About the ‘Pity of War’ project
Since the beginning of the 1914-18 War, and to the present day many millions of individuals and communities have been directly affected by conflict. Indeed with the present terrors faced by communities on a global scale and conflict present on our streets these effects are as real as they has ever been and their affects are felt by many.
There have been many millions outside of the armed forces who have lost their lives or have had their lives changed forever.
A new sculptural artwork entitled ‘The Pity of War’, is at the centre of a national memorial project which is intended to be located at the National Memorial Arboretum, Staffordshire. The artwork will bring focus to those who died or suffered in war or as a consequence of war: the new memorial will commemorate international civilian war deaths, not currently remembered, and also be a focal point relating to those bereaved by loss of home or family, displaced to foreign lands, suffering post-traumatic stress or lifelong disability.
The Pity of War memorial, will provide (alongside national military memorials reflecting the significant sacrifices that members of the armed forces have given) a point of reflection, and will commemorate those who were involved in violent conflict involuntarily and against their will – civilians who had no choice. The silent, the nameless and the voiceless. It will stand for untold millions, who are not and will not be individually remembered.
The memorial is not only about the past, but about the present and the future. The stress and fear of war in fact affect all civilians: the effects of warfare on non-combatants as well as members of the armed forces, physical, personal, psychological, are plain to see in the contemporary world.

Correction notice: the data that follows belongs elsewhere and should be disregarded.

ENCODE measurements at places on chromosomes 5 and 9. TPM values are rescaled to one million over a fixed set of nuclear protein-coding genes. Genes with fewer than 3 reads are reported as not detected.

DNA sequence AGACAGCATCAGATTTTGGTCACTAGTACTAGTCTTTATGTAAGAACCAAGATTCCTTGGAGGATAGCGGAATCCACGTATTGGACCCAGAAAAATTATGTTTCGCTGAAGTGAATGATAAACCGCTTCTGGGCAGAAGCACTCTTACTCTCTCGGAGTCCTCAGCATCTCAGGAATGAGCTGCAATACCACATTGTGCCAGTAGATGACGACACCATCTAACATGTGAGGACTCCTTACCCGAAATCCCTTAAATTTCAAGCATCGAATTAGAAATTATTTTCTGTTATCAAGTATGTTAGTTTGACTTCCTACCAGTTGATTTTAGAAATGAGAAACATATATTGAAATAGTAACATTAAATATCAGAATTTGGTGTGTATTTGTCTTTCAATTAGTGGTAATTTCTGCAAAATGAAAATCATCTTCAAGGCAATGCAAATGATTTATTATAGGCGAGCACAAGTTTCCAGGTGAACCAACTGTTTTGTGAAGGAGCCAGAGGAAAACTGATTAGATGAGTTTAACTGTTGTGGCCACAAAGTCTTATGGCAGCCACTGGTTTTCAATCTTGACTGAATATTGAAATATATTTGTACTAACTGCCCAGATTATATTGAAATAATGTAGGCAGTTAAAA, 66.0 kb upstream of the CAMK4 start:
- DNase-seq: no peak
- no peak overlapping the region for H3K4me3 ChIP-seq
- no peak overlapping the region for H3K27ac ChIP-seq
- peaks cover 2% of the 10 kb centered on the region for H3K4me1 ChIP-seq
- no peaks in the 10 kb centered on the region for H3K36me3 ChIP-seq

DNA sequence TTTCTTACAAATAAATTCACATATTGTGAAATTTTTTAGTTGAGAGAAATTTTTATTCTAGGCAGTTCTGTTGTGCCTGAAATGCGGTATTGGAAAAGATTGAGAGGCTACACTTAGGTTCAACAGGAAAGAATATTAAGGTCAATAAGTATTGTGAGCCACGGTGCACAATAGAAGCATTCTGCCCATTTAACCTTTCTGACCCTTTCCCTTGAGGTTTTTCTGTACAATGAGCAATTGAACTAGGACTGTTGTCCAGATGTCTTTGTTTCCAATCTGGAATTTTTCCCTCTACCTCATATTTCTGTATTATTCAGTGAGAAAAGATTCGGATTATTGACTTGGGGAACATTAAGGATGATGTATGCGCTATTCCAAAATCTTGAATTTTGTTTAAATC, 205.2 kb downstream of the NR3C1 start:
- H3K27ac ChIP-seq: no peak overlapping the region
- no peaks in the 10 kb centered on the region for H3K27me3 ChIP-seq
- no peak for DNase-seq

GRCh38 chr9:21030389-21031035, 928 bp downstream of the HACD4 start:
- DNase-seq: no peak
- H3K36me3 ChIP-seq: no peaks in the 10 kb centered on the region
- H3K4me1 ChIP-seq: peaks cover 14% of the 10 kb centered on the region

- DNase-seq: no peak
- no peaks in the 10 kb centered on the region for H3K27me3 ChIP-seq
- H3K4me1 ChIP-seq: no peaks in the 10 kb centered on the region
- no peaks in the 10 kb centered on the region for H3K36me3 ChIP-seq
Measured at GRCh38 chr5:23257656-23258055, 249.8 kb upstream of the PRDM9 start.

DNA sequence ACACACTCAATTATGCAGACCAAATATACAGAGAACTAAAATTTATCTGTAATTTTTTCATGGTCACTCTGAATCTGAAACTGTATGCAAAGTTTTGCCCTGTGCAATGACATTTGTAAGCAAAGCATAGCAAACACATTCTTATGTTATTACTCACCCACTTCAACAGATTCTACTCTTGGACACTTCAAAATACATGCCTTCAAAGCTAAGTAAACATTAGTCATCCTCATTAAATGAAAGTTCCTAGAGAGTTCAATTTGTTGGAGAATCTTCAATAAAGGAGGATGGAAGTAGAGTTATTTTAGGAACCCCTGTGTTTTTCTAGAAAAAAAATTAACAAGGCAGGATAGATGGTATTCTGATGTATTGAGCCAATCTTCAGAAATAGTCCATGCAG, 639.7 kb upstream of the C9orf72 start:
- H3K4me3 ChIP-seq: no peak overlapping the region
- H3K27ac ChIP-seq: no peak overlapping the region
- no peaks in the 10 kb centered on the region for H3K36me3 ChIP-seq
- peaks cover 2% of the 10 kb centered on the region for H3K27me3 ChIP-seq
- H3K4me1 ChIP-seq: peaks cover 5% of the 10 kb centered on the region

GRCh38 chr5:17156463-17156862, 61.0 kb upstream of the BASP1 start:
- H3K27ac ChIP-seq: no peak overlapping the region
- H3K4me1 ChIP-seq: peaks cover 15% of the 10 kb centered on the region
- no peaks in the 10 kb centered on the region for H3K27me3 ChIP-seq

The memorial is the catalyst for an outreach programme and educational resource which will begin to take shape over the coming month’s as the memorial project develops, opening up discussion and related questions. The programme will look particularly to schools and educational institutions, and will be especially active during the next few years commemorating the “Great War”, looking at the narrative of conflict through untold stories. The programme will encourage empathy with war’s victims.
The memorial will raise questions about the true costs of war, and what is the price we really pay? Is war an inevitable part of human activity, or something that will some day be thought outdated? Such issues will be central to the outreach programme.
‘Pity of War’ has now been established as a charitable trust and has applied to HMRC for Gift Aid approval.
You can use the hashtag #pityofwarstatue to tell your story
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The Pity of War statue is a bold and powerful artwork by Sculptor Peter Walker which will be developed as a proposed 12ft bronze artwork as the centrepiece of the memorial site and has been developed as a significant and iconic focal point for remembering this tragic effect upon civilians, past present and future.